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Mathematics LibreTexts

18.8: Elementary transformations

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    The following three types of fractional linear transformations are called elementary:

    1. \(z \mapsto z + w,\)

    2. \(z \mapsto w \cdot z\) for \(w \ne 0,\)

    3. \(z\mapsto \dfrac{1}{z}.\)

    The geometric interpretation

    Suppose that \(O\) denotes the point with the complex coordinate \(0\).

    The first map \(z \mapsto z+w,\) corresponds to the so-called parallel translation of the Euclidean plane, its geometric meaning should be evident.

    The second map is called the rotational homothety with the center at \(O\). That is, the point \(O\) maps to itself and any other point \(Z\) maps to a point \(Z'\) such that \(OZ'=|w| \cdot OZ\) and \(\measuredangle ZOZ'=\arg w\).

    The third map can be described as a composition of the inversion in the unit circle centered at \(O\) and the reflection across \(\mathbb{R}\) (the composition can be taken in any order). Indeed, \(\arg z \equiv -\arg \dfrac{1}{z}\). Therefore,

    \(\arg z=\arg (1/\bar z);\)

    that is, if the points \(Z\) and \(Z'\) have complex coordinates \(z\) and \(1/\bar{z}\), then \(Z'\in[OZ)\). Clearly, \(OZ=|z|\) and \(OZ'=|1/\bar{z}|=\dfrac{1}{|z|}\). Therefore, \(Z'\) is the inverse of \(Z\) in the unit circle centered at \(O\).

    Finally, \(\dfrac{1}{z}=\overline{(1/\bar{z})}\) is the complex coordinate of the reflection of \(Z'\) across \(\mathbb{R}\).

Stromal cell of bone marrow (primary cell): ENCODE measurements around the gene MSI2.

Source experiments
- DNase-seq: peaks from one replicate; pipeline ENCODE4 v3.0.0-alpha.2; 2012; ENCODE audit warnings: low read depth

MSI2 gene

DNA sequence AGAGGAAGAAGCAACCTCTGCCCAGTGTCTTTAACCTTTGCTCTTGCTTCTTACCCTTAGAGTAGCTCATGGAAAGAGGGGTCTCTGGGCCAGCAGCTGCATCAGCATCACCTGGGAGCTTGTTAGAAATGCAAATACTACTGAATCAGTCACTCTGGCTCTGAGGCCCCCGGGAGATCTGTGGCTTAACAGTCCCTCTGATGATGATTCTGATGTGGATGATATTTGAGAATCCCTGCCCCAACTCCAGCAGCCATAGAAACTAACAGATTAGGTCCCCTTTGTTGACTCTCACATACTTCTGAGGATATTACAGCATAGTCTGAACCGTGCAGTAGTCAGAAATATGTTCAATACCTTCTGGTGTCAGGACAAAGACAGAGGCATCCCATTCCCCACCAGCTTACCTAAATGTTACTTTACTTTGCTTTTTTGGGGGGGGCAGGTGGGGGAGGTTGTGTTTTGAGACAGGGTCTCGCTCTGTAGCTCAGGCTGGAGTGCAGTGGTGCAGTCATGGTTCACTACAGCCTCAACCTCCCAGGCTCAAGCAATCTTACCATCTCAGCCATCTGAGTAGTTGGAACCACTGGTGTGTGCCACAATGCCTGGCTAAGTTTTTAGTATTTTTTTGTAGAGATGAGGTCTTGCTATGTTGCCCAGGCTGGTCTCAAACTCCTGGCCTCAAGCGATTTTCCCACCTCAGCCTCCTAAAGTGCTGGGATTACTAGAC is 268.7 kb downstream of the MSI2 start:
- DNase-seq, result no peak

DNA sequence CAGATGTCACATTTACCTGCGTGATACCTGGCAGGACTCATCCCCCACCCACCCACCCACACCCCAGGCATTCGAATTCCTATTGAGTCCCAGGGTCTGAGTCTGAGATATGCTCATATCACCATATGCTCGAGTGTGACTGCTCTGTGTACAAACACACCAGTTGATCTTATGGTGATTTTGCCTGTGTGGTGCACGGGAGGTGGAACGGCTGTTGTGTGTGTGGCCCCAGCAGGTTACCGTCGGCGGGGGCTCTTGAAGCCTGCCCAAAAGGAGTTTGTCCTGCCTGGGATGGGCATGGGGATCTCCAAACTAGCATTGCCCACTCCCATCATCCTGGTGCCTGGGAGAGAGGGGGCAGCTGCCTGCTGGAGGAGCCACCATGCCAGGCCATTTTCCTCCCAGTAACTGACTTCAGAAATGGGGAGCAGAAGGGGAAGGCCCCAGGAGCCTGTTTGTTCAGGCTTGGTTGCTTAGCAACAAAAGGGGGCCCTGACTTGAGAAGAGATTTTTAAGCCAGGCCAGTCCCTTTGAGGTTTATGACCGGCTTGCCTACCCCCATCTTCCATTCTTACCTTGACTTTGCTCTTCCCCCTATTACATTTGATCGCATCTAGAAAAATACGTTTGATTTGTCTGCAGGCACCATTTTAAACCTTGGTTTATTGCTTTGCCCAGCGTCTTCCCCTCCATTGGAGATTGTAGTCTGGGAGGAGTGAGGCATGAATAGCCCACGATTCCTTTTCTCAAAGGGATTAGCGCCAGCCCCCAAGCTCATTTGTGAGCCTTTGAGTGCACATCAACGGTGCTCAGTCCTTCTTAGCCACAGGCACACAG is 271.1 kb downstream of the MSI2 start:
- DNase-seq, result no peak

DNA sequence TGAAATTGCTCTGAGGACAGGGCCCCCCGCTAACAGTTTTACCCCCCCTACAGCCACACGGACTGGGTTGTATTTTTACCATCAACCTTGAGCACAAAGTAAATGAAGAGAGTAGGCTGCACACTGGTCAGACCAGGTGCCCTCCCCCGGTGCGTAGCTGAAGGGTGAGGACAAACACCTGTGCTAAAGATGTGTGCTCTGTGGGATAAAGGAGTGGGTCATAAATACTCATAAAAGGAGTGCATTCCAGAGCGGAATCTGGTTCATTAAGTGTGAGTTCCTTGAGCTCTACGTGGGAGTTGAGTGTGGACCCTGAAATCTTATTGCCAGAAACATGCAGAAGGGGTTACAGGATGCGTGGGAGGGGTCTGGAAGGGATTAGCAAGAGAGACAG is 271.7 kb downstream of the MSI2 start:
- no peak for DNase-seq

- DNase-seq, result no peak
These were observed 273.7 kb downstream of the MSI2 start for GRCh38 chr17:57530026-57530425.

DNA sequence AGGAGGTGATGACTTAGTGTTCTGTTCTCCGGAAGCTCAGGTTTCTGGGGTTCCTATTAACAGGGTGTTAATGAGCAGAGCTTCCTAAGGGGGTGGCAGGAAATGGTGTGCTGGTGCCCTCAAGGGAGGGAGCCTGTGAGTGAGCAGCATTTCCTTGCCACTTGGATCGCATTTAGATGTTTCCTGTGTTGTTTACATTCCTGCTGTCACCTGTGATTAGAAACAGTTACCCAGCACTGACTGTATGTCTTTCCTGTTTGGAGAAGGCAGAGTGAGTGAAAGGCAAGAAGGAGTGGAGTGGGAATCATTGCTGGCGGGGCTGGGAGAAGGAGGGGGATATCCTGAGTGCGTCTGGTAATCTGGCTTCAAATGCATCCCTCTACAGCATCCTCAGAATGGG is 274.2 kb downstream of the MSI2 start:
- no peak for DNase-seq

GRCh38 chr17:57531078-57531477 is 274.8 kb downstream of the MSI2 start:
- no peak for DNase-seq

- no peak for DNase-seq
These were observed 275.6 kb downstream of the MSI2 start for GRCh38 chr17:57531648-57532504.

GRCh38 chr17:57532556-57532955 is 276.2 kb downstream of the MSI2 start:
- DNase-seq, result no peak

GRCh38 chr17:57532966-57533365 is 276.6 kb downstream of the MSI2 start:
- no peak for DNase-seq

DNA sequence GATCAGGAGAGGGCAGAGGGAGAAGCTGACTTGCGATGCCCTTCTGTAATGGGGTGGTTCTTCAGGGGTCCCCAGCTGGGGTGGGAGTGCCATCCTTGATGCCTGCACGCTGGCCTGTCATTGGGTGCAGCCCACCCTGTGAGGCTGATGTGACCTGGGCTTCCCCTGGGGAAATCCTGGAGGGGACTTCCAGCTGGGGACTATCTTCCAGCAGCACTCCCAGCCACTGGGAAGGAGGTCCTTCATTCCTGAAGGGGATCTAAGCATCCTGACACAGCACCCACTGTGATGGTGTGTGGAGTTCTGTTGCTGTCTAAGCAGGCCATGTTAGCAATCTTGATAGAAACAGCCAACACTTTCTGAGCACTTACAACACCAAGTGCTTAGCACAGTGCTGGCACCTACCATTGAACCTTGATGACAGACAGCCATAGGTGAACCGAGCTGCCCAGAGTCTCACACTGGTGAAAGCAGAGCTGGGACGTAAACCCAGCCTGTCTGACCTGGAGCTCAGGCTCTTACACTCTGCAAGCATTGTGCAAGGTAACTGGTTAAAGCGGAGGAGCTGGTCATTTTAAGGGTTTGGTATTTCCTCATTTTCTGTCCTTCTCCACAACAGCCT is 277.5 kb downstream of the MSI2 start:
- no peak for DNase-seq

Proposition \(\PageIndex{1}\)

    The map \(f:\hat{\mathbb{C}} \to \hat{\mathbb{C}}\) is a fractional linear transformation if and only if it can be expressed as a composition of elementary transformations.


    the "only if" part. Fix a fractional linear transformation

    \(f(z) = \dfrac{a\cdot z + b}{c\cdot z + d}\).

    Assume \(c \ne 0\). Then

    \(\begin{array} {rcl} {f(z)} & = & {\dfrac{a}{c} - \dfrac{a \cdot d - b \cdot c}{c \cdot (c \cdot z + d)} =} \\ {} & = & {\dfrac{a}{c} - \dfrac{a \cdot d - b \cdot c}{c^2} \cdot \dfrac{1}{z + \tfrac{d}{c}}} \end{array}\)

    That is,

    \[f(z)=f_4\circ f_3\circ f_2\circ f_1 (z),\]

    where \(f_1\), \(f_2\), \(f_3\), and \(f_4\) are the following elementary transformations:

    \(\begin{aligned} f_1(z)&= z+\tfrac dc, & f_2(z)&= \tfrac1z, \\ f_3(z)&= - \tfrac{a\cdot d-b\cdot c}{c^2} \cdot z, & f_4(z)&= z+\tfrac ac.\end{aligned}\)

    If \(c=0\), then

    \(f(z) = \frac{a\cdot z + b}{d}.\) 

    In this case \(f(z)=f_2\circ f_1 (z)\), where

    \(\begin{aligned} f_1(z)&= \tfrac ad\cdot z, & f_2(z)= z+\tfrac bd.\end{aligned}\)

    "If" part. We need to show that by composing elementary transformations, we can only get fractional linear transformations. Note that it is sufficient to check that the composition of a fractional linear transformation

    \(f(z) = \frac{a\cdot z + b}{c\cdot z + d}.\)

    with any elementary transformation \(z\mapsto z+w\), \(z\mapsto w\cdot z\), and \(z\mapsto \tfrac1z\) is a fractional linear transformation.